Spring is finally here! March 19, 2020 is the earliest first day of spring it's been in 124 years. Many of us are finding ourselves spending more time at home and looking forward to gardening, in many cases for the first time. In the coming weeks, the Good Growing team - Chris, Katie, and I - will be doing several articles on starting a garden.
Seed starting is a popular way to kick off the gardening season. If you've never started your seeds before, there are several advantages to doing so.
Why should you start seeds indoors?
- Better germination rates because you are providing ideal conditions.
- Less competition from other plants.
- Fewer insect and disease problems.
Starting seeds to make your own transplants can also be cheaper than going out and buying them later in the year. You also have a lot more variety to choose from when you start your own seeds compared to purchasing transplants from the store. There are hundreds of varieties compared to a handful when it comes to popular plants like tomatoes.
Supplies for Starting Seeds
Fortunately, starting seeds isn't difficult. There are just a few things you need to get started: your desired seed, a container to start them in, some growing media, water, and light.
Growing Media: Select a seed starting mix, not garden soil for your growing media. Garden soil is going to have weed seeds and possibly diseases in it. Additionally, garden soil tends to be very dense and heavy, which means it won't drain as well as seed-starting or potting soil will. Seed starting mix is sterile and is usually made from milled peat moss, perlite, coconut coir, and vermiculite. This combination provides a light fine-textured media that is ideal for starting seeds.
Container: There are a variety of different options from plastic sheets of small containers (cell flats), plastic pots, peat pots, eggshells, toilet paper tubes, to egg cartons. Whatever you choose, make sure it can hold your media while allowing excess moisture to drain away (i.e., drainage holes).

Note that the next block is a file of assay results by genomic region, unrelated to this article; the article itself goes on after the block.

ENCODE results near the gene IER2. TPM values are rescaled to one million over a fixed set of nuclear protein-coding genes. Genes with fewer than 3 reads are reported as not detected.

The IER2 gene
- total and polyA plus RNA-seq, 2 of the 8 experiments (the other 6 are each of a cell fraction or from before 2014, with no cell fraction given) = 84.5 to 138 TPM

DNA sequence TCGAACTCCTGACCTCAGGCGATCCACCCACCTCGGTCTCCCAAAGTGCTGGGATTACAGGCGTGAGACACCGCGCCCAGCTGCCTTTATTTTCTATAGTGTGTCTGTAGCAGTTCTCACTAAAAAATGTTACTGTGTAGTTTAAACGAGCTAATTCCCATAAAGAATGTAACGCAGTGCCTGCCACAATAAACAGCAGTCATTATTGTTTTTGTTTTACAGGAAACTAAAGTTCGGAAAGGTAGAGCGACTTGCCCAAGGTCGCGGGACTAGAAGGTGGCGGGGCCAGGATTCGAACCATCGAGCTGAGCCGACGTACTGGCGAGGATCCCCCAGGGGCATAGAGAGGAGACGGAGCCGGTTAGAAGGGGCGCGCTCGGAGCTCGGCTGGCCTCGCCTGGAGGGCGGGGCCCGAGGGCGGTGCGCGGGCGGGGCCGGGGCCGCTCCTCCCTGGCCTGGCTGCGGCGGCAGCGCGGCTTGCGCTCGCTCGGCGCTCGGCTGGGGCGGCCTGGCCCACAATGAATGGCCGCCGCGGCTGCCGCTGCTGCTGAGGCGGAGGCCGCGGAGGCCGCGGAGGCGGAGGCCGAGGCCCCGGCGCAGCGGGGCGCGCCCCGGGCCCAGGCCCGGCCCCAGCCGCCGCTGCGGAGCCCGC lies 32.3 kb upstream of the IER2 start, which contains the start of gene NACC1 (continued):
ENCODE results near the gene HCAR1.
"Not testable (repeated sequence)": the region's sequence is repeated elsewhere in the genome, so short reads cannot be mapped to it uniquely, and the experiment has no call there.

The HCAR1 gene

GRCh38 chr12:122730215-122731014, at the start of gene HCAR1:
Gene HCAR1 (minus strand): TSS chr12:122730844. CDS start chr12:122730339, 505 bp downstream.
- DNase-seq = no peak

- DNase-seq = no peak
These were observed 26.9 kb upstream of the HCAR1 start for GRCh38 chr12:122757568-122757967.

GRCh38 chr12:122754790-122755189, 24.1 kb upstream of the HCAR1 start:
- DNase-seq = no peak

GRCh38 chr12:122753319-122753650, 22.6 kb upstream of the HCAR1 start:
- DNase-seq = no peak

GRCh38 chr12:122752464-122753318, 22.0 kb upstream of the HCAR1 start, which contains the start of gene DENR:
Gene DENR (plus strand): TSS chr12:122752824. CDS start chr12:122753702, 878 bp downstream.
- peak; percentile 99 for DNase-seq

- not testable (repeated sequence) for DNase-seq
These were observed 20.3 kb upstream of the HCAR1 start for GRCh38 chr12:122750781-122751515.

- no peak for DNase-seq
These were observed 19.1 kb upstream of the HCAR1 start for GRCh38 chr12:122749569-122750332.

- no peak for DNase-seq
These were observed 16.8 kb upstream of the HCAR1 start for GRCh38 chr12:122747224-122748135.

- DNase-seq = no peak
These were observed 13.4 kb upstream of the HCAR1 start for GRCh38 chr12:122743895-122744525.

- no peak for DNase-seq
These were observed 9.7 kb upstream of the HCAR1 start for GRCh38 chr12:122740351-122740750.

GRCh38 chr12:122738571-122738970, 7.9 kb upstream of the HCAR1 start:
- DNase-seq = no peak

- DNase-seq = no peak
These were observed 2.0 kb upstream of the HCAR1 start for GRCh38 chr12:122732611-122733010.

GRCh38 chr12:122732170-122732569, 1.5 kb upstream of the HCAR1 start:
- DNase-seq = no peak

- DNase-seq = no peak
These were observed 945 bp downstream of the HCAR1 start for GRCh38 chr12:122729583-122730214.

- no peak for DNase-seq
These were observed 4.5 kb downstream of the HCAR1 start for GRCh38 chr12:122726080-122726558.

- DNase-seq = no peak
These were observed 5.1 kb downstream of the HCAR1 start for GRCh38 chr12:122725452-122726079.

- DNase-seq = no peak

Lighting: Fluorescent grow lights are often used; however, you can use regular fluorescent bulbs, a desk lamp, or even a windowsill. If you decide to start your seeds on a windowsill, make sure it has a good southern exposure, and it isn't drafty. You may still need to provide some supplemental lighting. For a more in-depth look, check out Chris's post on supplemental lighting for seed starting.
Seeds: Once you've selected the seeds you want to grow, look at the back of the package. It will tell you when the seeds should be sown or planted. Example: X numbers of weeks before the last frost. It may also tell you how deep the seeds need to be planted.
How to start plants from seed
- Prepare the growing media: Pre-moisten your media by mixing it with enough water so it holds its shape when you grab a handful but it isn't dripping. Fill your container with the wet seed starting media. Make sure the media is settled, and there aren't large air pockets in the container.
- Plant the seed: Make an indentation in the media to the recommended depth. Place 2-3 seeds inside this indentation and cover with the recommended amount of media. Press the media down to make sure there is good contact with the seeds.
- Water: Gently mist the media with water.
- Cover the container: The container can then be covered with plastic to help retain moisture and warmth. Remove the plastic to spray the container if the media dries out. If uncovered, the media will need to be watered more often. Once the seeds begin to germinate, remove the plastic cover.
- Keep them warm: If you are starting seeds in a cool area, it may be a good idea to get a heat mat that is specifically made for starting seeds so that the seeds will properly germinate, and to prevent disease problems.
As your seedlings grow, keep your lights 3 inches above the tallest plant and provide them with 12-16 hours of light a day. It may be a good idea to get a light timer (the kind you use for Christmas tree lights), so you don't have to worry about remembering to turn lights on and off.
Water media as needed, making sure it remains moist. Once the seedlings produce their first true leaves, you can water with a weak fertilizer.
Before you know it, it will be time to take them outdoors and place them in the ground. Make sure to slowly harden them off before moving them outside permanently.
Good Growing Tip
By mid-to late-March, it's too late to start cool-season vegetables such as broccoli, Brussels sprouts, cabbage, and cauliflower which should be started from seed in late February and early March. But there's plenty of time to start warm-season vegetables such as tomatoes and peppers, which can be started mid-March to early April.
Subscribe to Good Growing
Want to get notified when new Good Growing posts are available? SIGN UP HERE!
Don't feel like reading? Check out Chris Enroth's seed-starting video!
MEET THE AUTHOR
Ken Johnson is a Horticulture Educator with University of Illinois Extension, serving Calhoun, Cass, Greene, Morgan, and Scott counties since 2013. Ken provides horticulture programming with an emphasis on fruit and vegetable production, pest management, and beneficial insects. Through his programming, he aims to increase backyard food production and foster a greater appreciation of insects.